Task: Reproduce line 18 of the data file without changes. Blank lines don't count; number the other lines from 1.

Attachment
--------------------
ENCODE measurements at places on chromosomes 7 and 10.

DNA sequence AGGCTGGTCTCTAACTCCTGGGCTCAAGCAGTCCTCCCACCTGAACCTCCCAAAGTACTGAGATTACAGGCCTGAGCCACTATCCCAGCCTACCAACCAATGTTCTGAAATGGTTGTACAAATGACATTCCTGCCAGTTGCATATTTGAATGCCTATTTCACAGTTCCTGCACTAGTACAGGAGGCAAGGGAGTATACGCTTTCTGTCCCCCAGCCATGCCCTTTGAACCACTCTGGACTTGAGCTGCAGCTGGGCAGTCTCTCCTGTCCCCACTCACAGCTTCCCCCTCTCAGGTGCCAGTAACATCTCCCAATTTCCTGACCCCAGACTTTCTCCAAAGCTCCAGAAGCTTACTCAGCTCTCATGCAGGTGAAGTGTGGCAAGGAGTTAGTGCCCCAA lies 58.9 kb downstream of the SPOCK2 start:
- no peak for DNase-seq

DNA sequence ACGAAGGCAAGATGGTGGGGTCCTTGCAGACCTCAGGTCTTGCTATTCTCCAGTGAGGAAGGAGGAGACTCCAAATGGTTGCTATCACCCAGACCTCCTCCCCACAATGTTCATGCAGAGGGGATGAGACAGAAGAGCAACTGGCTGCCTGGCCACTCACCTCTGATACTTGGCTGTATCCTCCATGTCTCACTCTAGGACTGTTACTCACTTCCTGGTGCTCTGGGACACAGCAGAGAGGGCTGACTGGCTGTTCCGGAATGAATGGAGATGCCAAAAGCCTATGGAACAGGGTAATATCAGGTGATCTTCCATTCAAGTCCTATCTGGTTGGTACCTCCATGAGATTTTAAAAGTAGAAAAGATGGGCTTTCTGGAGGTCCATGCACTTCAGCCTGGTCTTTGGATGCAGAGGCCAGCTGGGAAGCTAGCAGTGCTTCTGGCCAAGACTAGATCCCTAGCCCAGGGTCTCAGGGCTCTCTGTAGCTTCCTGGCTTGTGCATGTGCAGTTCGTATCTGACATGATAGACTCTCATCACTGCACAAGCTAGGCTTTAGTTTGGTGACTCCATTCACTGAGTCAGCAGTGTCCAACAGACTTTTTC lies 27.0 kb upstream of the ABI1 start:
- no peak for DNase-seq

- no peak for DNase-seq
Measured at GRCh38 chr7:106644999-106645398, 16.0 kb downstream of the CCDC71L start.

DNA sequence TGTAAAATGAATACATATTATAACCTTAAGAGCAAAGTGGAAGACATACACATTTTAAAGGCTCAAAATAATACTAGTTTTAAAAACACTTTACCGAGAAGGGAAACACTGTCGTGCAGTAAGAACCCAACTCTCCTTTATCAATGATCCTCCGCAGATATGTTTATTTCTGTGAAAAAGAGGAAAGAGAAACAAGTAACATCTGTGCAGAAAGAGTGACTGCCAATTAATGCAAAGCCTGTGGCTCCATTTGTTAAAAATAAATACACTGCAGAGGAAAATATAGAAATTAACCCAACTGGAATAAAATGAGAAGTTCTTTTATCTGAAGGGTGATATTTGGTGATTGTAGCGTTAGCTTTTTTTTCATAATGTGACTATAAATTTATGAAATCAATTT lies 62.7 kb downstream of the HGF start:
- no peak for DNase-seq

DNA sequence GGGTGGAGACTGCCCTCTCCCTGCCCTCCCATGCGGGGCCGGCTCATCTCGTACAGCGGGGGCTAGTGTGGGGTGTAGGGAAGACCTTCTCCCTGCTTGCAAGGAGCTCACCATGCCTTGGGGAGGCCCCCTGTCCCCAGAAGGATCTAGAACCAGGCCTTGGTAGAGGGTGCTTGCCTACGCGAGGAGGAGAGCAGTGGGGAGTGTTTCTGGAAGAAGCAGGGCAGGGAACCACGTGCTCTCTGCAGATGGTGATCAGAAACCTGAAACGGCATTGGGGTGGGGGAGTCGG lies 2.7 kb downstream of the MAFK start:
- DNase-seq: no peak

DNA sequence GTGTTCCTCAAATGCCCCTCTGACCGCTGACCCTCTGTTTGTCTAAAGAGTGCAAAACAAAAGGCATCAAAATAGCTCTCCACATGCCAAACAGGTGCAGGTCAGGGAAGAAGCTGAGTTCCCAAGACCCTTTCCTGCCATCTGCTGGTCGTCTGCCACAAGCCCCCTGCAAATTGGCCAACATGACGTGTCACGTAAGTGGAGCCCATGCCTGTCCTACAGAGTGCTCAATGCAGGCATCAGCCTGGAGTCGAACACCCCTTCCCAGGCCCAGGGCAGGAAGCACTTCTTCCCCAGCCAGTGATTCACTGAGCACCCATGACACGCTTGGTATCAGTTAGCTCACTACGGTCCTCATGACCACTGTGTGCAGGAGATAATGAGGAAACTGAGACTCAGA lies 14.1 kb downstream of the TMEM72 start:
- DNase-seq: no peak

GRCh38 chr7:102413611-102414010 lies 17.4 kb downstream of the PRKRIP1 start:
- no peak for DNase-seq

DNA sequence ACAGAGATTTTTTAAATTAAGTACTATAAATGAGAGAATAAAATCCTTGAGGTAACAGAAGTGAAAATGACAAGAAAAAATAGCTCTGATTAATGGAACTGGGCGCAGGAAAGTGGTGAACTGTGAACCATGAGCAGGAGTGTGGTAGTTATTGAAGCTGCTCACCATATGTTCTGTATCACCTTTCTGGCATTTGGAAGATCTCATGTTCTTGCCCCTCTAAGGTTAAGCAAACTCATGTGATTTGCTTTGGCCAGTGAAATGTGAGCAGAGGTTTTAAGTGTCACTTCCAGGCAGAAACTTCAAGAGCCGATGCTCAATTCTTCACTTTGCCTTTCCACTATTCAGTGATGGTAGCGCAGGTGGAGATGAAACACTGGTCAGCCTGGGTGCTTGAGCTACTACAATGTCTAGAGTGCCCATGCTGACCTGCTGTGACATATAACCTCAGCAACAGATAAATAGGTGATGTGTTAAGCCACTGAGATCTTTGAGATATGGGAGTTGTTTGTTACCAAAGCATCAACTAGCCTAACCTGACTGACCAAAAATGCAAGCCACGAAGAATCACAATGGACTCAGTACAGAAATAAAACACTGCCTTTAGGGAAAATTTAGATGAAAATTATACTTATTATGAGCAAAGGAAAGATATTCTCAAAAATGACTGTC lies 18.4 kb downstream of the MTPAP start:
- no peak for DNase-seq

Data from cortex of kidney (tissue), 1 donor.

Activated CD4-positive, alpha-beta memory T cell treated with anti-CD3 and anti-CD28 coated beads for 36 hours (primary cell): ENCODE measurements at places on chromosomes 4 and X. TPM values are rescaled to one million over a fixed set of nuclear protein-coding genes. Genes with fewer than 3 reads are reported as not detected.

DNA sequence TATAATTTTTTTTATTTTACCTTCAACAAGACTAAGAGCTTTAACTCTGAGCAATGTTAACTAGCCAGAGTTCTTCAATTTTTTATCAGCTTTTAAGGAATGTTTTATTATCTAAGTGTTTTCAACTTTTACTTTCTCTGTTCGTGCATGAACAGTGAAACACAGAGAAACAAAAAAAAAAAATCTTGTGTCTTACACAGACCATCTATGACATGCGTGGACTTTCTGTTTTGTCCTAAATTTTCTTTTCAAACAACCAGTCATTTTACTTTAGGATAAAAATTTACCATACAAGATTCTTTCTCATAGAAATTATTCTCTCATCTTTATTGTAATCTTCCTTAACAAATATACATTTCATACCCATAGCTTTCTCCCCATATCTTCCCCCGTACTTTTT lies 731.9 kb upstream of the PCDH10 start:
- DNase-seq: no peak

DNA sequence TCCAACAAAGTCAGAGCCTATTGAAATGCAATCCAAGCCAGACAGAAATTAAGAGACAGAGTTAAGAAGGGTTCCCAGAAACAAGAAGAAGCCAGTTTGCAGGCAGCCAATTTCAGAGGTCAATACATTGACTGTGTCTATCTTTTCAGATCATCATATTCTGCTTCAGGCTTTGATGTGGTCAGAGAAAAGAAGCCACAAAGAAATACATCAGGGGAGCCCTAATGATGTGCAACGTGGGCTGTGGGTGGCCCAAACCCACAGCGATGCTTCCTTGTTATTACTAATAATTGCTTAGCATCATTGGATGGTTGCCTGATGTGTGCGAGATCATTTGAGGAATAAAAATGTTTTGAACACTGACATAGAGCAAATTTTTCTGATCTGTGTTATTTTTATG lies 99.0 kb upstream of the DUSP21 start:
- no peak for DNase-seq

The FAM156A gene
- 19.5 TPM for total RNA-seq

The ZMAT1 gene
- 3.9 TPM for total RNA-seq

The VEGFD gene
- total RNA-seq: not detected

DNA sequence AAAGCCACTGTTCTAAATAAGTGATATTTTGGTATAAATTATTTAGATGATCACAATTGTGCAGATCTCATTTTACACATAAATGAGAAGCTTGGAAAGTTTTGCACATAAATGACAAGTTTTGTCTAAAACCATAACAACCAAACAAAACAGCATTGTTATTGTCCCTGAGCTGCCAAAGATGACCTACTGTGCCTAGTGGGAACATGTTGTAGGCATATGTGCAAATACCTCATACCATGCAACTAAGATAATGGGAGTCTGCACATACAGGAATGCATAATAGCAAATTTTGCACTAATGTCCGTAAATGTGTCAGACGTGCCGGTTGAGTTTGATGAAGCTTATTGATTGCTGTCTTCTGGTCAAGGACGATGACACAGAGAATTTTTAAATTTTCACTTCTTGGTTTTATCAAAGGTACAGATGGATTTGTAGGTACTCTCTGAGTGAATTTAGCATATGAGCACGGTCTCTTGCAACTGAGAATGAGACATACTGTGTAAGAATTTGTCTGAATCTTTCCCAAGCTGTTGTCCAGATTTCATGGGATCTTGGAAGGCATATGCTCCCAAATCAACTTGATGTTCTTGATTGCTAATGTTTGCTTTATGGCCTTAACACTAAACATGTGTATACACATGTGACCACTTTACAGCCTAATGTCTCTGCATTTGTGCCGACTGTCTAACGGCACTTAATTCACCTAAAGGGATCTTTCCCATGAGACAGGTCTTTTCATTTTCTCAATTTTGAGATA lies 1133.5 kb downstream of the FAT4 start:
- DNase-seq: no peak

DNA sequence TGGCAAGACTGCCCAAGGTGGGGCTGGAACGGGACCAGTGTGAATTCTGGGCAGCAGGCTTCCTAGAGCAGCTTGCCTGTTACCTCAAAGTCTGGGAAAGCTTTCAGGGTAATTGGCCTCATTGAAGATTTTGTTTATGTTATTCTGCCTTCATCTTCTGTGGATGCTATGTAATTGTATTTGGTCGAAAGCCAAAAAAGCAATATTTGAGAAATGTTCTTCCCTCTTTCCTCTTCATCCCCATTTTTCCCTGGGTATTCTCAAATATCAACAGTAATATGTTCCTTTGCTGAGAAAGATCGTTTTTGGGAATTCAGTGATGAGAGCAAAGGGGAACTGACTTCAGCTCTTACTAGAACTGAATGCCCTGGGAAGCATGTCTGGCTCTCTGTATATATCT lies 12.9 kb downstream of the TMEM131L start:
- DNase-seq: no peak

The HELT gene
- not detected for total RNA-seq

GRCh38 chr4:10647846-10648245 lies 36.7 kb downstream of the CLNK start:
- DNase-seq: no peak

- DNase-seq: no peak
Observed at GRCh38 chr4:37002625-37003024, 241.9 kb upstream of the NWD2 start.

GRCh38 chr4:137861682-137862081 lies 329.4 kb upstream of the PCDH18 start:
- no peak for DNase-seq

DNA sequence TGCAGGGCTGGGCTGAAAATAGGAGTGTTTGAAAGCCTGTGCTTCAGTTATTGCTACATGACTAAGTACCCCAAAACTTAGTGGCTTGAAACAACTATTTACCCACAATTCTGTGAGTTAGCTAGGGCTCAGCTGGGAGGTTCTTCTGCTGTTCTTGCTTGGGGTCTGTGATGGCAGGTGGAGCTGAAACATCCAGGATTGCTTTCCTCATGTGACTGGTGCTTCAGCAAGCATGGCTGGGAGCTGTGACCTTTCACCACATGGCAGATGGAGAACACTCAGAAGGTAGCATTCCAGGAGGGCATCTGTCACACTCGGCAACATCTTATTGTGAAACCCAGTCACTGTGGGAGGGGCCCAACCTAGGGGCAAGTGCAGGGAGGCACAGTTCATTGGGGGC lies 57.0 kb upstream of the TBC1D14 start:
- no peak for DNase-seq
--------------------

Data from cortex of kidney (tissue), 1 donor.